What is Archaeology?

By Savanna Agardy

What Exactly Is Archaeology?

Archaeology is the study of past humans and the stuff they left behind. Many people think that archaeology is the study of dinosaurs, but that is not true. Archaeologists study things that people made and left behind. Objects made by past peoples, known as artifacts, include items used in everyday life and things that people threw out as trash (such as animal bones). Features are things that people built, such as a fireplace, irrigation canal, or underground house.

Utah’s Archaeology 

Every place in the world has archaeology. Utah has some of the most exciting and important archaeology in the world. Utah is home to over 100,000 archaeology sites! These are just the sites that have been found by archaeologists; there are many more out on the land that have not been recorded yet. 

Utah’s history started a long time ago–13,000 years ago to be exact! Most of that time, people lived as hunter-gatherers in the Paleoindian Period and Archaic Period. They traveled across the land with their families following seasonal sources of food and water. In the Fremont and Ancestral Puebloan Periods, Indigenous people started farming, which changed their lifestyles a lot. People lived in pithouses under the ground or in cliff dwellings and villages. After the farmers of the Formative Period migrated out of Utah or joined other groups, people started using horses and lived more nomadically again. This was called the Late Prehistoric Period. Once Europeans arrived in Utah, Native Americans, Euro-Americans, and immigrants from all over the world lived side by side during the Historic Period. They still made things and left behind artifacts and features, but the things they made look different because of European and other cultural influences.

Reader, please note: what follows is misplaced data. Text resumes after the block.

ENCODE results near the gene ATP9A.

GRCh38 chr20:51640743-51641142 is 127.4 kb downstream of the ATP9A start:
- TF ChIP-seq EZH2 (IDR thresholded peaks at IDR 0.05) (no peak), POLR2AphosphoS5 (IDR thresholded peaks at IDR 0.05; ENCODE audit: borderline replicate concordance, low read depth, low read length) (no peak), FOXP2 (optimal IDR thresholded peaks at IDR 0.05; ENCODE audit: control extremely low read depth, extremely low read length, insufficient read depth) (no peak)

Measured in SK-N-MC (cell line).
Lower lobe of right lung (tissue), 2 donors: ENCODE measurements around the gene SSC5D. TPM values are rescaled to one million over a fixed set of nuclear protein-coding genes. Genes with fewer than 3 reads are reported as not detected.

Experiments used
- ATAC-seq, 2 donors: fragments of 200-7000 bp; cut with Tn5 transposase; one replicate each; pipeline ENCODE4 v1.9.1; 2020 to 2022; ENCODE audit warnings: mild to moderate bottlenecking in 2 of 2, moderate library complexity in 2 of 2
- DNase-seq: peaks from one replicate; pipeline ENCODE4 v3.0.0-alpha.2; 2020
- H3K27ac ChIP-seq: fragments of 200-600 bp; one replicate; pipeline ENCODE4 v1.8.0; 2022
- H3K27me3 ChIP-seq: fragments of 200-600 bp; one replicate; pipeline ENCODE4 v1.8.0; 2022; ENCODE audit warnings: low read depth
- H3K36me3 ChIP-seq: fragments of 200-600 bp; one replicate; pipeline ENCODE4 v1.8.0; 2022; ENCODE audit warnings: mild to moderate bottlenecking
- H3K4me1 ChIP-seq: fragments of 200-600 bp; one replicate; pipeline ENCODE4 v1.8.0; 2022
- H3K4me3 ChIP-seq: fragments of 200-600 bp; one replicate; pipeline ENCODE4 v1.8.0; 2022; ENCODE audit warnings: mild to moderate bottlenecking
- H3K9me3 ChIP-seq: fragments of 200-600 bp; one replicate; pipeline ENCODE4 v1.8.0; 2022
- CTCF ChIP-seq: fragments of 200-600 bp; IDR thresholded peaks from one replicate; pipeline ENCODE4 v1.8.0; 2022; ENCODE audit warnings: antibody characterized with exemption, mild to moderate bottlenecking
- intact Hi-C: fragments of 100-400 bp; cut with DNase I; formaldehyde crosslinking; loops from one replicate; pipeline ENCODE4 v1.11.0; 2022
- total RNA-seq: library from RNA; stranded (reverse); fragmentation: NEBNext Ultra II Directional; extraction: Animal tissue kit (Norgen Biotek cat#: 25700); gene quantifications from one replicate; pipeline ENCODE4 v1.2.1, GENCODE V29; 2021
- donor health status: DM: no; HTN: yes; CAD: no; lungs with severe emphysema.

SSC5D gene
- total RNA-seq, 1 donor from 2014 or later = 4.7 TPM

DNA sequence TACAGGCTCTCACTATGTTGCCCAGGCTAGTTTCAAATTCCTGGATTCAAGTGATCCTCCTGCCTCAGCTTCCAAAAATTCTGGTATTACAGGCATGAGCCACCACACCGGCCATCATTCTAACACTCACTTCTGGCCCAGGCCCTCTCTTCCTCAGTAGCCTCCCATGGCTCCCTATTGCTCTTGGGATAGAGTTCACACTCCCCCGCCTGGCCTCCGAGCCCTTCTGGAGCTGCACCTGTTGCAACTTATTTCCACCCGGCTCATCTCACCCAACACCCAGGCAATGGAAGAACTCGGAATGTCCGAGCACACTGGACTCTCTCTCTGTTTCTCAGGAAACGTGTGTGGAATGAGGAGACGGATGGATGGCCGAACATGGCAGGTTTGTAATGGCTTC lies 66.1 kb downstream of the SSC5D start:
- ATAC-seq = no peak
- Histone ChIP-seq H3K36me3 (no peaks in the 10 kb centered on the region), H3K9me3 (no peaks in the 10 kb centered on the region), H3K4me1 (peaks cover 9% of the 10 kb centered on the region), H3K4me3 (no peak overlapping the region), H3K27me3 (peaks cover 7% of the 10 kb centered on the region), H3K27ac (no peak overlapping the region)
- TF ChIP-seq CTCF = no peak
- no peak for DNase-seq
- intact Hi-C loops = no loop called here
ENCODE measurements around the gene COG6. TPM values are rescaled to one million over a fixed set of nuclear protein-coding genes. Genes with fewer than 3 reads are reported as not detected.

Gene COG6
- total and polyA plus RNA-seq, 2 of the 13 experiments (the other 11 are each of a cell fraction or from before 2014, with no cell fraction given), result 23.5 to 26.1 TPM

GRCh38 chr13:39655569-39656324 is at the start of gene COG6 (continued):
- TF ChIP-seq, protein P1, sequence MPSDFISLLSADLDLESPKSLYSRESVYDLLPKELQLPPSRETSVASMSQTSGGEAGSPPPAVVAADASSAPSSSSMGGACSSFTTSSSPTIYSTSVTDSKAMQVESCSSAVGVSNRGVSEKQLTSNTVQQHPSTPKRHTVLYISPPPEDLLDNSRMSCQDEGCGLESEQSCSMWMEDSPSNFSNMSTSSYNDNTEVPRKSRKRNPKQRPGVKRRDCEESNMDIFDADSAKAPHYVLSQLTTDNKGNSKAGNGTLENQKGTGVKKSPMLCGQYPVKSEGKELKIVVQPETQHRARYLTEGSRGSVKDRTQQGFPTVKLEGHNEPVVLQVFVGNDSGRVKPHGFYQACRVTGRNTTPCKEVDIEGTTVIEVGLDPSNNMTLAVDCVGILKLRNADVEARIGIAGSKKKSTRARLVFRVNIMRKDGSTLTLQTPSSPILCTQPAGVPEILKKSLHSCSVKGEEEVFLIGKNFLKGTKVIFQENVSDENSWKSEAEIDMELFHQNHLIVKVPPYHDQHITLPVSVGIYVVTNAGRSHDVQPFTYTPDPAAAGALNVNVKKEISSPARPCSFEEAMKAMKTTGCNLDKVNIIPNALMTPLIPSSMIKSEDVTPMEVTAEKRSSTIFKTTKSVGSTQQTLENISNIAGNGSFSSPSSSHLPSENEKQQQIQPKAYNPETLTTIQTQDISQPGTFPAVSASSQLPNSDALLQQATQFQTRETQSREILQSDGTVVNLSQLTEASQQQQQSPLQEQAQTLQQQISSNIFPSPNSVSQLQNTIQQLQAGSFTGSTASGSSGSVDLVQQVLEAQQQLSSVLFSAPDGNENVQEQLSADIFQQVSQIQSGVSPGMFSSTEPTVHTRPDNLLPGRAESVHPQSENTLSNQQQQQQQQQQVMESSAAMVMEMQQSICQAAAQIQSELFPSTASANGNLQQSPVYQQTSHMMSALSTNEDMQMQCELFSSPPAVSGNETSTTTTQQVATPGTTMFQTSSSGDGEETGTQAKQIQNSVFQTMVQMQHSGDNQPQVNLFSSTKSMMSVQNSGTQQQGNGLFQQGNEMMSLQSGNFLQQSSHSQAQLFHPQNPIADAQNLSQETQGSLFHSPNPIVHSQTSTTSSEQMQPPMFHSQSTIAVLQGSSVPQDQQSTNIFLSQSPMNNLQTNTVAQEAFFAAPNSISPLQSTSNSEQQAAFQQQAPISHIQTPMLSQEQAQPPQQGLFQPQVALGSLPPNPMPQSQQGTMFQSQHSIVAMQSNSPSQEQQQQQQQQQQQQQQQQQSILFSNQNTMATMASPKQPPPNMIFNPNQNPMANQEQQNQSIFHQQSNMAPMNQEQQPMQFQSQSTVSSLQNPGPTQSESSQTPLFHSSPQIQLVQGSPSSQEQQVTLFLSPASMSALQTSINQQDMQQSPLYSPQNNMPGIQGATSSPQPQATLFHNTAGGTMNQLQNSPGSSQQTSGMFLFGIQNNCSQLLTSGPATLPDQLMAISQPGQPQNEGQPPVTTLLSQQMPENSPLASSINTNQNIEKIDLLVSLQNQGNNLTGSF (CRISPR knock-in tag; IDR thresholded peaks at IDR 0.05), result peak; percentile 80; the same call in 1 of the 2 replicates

Download pdfs here Archaeology TimelineTimeline Key

Why Do Archaeology? 
Archaeologists study the history of people to learn more about who we are, where we came from, and what our future might be. Studying droughts and food shortages may help us prepare for similar events in the future. Archaeologists also help fill in gaps about our history, which is important to defining who we are today. Learn more about what archaeologists do all day.